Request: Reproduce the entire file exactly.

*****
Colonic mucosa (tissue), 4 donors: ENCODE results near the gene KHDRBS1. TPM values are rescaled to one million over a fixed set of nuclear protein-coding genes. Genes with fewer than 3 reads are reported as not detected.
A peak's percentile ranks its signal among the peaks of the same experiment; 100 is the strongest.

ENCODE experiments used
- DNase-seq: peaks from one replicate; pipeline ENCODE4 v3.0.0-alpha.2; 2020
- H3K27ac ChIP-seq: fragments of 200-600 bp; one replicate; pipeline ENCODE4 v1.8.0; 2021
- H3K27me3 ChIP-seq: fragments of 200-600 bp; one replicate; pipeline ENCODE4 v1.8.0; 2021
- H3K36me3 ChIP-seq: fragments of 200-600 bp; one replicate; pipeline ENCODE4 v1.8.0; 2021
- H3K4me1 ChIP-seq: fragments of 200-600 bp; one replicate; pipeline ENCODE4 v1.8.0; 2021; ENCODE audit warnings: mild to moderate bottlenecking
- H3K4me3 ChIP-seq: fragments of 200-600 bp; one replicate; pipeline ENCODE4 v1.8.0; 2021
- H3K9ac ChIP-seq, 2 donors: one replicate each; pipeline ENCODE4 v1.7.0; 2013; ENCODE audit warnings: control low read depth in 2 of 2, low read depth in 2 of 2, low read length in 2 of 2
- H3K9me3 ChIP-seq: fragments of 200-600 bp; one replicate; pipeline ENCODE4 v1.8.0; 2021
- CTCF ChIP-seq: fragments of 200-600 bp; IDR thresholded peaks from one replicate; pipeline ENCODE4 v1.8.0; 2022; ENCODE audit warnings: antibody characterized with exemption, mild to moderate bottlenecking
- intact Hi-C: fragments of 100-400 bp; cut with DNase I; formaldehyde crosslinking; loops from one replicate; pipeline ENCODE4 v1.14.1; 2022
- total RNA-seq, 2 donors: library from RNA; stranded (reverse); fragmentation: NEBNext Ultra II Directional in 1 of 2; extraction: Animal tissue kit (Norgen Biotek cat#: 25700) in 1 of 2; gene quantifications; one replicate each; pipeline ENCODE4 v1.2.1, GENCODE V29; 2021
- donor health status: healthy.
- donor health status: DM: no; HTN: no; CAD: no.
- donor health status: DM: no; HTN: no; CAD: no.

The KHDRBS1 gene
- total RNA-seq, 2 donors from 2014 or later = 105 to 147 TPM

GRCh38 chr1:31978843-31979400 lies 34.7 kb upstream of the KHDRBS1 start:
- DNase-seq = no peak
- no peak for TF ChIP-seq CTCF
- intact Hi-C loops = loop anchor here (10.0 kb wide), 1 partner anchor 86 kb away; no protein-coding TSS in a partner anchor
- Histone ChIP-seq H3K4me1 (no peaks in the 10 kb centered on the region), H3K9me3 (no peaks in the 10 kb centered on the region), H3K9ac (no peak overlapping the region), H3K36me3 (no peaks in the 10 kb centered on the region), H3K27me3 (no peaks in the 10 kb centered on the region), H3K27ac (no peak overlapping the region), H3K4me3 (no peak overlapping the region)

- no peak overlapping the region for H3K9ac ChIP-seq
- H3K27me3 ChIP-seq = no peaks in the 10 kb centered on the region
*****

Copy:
Colonic mucosa (tissue), 4 donors: ENCODE results near the gene KHDRBS1. TPM values are rescaled to one million over a fixed set of nuclear protein-coding genes. Genes with fewer than 3 reads are reported as not detected.
A peak's percentile ranks its signal among the peaks of the same experiment; 100 is the strongest.

ENCODE experiments used
- DNase-seq: peaks from one replicate; pipeline ENCODE4 v3.0.0-alpha.2; 2020
- H3K27ac ChIP-seq: fragments of 200-600 bp; one replicate; pipeline ENCODE4 v1.8.0; 2021
- H3K27me3 ChIP-seq: fragments of 200-600 bp; one replicate; pipeline ENCODE4 v1.8.0; 2021
- H3K36me3 ChIP-seq: fragments of 200-600 bp; one replicate; pipeline ENCODE4 v1.8.0; 2021
- H3K4me1 ChIP-seq: fragments of 200-600 bp; one replicate; pipeline ENCODE4 v1.8.0; 2021; ENCODE audit warnings: mild to moderate bottlenecking
- H3K4me3 ChIP-seq: fragments of 200-600 bp; one replicate; pipeline ENCODE4 v1.8.0; 2021
- H3K9ac ChIP-seq, 2 donors: one replicate each; pipeline ENCODE4 v1.7.0; 2013; ENCODE audit warnings: control low read depth in 2 of 2, low read depth in 2 of 2, low read length in 2 of 2
- H3K9me3 ChIP-seq: fragments of 200-600 bp; one replicate; pipeline ENCODE4 v1.8.0; 2021
- CTCF ChIP-seq: fragments of 200-600 bp; IDR thresholded peaks from one replicate; pipeline ENCODE4 v1.8.0; 2022; ENCODE audit warnings: antibody characterized with exemption, mild to moderate bottlenecking
- intact Hi-C: fragments of 100-400 bp; cut with DNase I; formaldehyde crosslinking; loops from one replicate; pipeline ENCODE4 v1.14.1; 2022
- total RNA-seq, 2 donors: library from RNA; stranded (reverse); fragmentation: NEBNext Ultra II Directional in 1 of 2; extraction: Animal tissue kit (Norgen Biotek cat#: 25700) in 1 of 2; gene quantifications; one replicate each; pipeline ENCODE4 v1.2.1, GENCODE V29; 2021
- donor health status: healthy.
- donor health status: DM: no; HTN: no; CAD: no.
- donor health status: DM: no; HTN: no; CAD: no.

The KHDRBS1 gene
- total RNA-seq, 2 donors from 2014 or later = 105 to 147 TPM

GRCh38 chr1:31978843-31979400 lies 34.7 kb upstream of the KHDRBS1 start:
- DNase-seq = no peak
- no peak for TF ChIP-seq CTCF
- intact Hi-C loops = loop anchor here (10.0 kb wide), 1 partner anchor 86 kb away; no protein-coding TSS in a partner anchor
- Histone ChIP-seq H3K4me1 (no peaks in the 10 kb centered on the region), H3K9me3 (no peaks in the 10 kb centered on the region), H3K9ac (no peak overlapping the region), H3K36me3 (no peaks in the 10 kb centered on the region), H3K27me3 (no peaks in the 10 kb centered on the region), H3K27ac (no peak overlapping the region), H3K4me3 (no peak overlapping the region)

- no peak overlapping the region for H3K9ac ChIP-seq
- H3K27me3 ChIP-seq = no peaks in the 10 kb centered on the region